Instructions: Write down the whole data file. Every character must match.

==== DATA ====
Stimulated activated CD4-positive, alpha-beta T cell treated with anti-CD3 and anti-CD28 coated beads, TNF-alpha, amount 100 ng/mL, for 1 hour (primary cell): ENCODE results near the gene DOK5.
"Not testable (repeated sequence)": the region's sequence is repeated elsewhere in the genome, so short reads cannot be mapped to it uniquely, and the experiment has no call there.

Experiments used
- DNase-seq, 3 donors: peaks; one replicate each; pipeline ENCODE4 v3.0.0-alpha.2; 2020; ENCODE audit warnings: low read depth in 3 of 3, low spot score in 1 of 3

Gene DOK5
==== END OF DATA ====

Stimulated activated CD4-positive, alpha-beta T cell treated with anti-CD3 and anti-CD28 coated beads, TNF-alpha, amount 100 ng/mL, for 1 hour (primary cell): ENCODE results near the gene DOK5.
"Not testable (repeated sequence)": the region's sequence is repeated elsewhere in the genome, so short reads cannot be mapped to it uniquely, and the experiment has no call there.

Experiments used
- DNase-seq, 3 donors: peaks; one replicate each; pipeline ENCODE4 v3.0.0-alpha.2; 2020; ENCODE audit warnings: low read depth in 3 of 3, low spot score in 1 of 3

Gene DOK5